Early on, I realized that Robert Kanigher hated Wonder Woman, the character he wrote and edited for 22 years.
Many stories were written with a randomness that suggested contempt, the plots taking illogical left turns — people gliding on air currents, dinosaurs and giant birds showing up for no reason. That was nothing like the loving care Kanigher lavished on his DC war comics.
In fact, as author Jill Lepore noted, Kanigher sneeringly referred to her as “…the grotesque, inhuman original Wonder Woman.”
He may well have resented the assignment. Thanks to clever contract negotiation by William Moulton Marston, Wonder Woman’s creator, DC was forced to continually publish the character or lose the rights.
And Kanigher’s distaste for the Golden Age Wonder Woman, with its overripe art by H.G. Peter, wasn’t entirely unfounded. Marston’s admirable promotion of peace and equal rights was, after all, delivered with an admixture of S&M fetishism about the glories of “loving submission.”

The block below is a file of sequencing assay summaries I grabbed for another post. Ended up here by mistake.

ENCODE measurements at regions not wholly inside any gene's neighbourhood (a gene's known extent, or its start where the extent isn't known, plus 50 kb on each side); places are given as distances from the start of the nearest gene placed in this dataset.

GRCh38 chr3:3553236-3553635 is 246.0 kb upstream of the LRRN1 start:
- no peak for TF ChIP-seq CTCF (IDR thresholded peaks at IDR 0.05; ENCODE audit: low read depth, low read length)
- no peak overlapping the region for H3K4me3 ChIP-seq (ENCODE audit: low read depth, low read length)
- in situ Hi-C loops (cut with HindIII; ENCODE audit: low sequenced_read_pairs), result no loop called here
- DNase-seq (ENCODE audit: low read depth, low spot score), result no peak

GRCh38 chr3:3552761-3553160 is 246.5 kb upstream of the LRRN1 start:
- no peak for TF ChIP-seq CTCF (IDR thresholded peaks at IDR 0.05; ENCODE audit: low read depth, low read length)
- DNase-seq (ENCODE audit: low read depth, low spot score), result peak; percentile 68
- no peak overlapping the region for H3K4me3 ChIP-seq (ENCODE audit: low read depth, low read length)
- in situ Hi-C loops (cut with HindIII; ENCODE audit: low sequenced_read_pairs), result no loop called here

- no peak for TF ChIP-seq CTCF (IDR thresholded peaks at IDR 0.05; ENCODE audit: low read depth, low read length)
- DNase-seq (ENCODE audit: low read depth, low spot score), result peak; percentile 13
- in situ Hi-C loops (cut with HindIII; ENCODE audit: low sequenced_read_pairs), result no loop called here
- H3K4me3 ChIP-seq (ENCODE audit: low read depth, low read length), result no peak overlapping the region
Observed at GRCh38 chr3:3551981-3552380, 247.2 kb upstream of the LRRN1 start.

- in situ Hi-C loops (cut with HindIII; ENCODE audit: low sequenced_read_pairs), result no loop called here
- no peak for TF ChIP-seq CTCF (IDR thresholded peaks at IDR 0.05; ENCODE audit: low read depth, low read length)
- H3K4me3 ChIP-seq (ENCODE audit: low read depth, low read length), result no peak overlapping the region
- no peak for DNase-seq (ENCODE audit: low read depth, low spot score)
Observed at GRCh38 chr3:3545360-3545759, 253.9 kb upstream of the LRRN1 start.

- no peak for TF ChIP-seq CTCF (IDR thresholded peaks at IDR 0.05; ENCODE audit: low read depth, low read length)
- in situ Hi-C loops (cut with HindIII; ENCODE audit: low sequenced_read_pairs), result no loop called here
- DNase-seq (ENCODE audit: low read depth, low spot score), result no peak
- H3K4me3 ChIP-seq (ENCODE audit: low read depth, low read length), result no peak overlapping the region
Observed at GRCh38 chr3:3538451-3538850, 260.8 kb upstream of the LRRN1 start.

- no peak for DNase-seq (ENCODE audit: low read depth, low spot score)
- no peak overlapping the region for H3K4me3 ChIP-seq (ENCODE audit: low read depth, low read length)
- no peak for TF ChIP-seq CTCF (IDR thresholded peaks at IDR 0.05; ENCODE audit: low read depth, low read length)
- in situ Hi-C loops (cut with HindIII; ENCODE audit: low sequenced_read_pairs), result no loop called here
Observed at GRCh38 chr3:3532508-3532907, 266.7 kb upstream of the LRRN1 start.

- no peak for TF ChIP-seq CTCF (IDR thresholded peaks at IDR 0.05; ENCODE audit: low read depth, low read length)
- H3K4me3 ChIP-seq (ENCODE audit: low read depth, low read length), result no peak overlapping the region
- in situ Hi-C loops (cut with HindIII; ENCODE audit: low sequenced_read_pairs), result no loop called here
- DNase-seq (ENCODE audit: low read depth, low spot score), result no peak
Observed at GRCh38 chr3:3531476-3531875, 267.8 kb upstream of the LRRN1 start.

“It’s a really big transition time for comics anyway because after the Second World War — this is sort of like what happens to the Cold War in spy films — superheroes have no one left to fight,” Lepore told National Public Radio. “Wonder Woman carries on, though. And Kanigher reimagines her in the 1950s as a kind of daffy, besotted, lovestruck girl, who — all she wants to do is marry Steve Trevor, who’s the guy she’s rescued, which … brings her to the United States in the first place.”
Nevertheless, every dozen issues or so, Kanigher managed to turn out a decent story, always enhanced by the strong art of Ross Andru. And one of them was The Proving of Wonder Woman in Wonder Woman 131 (July 1962). The tale had underworld ghosts, Jove hurling thunderbolts, a trident-wielding Neptune and a gigantic, green, three-headed dog. What more, really, could a kid ask?
Funny how often, from her origin on, Wonder Woman would be required to prove herself in some test or other. That was in part merely a story angle made possible by the fact that other Amazons were available to replace her, I suppose. But she’s one superhero who always had to keep resubmitting her application.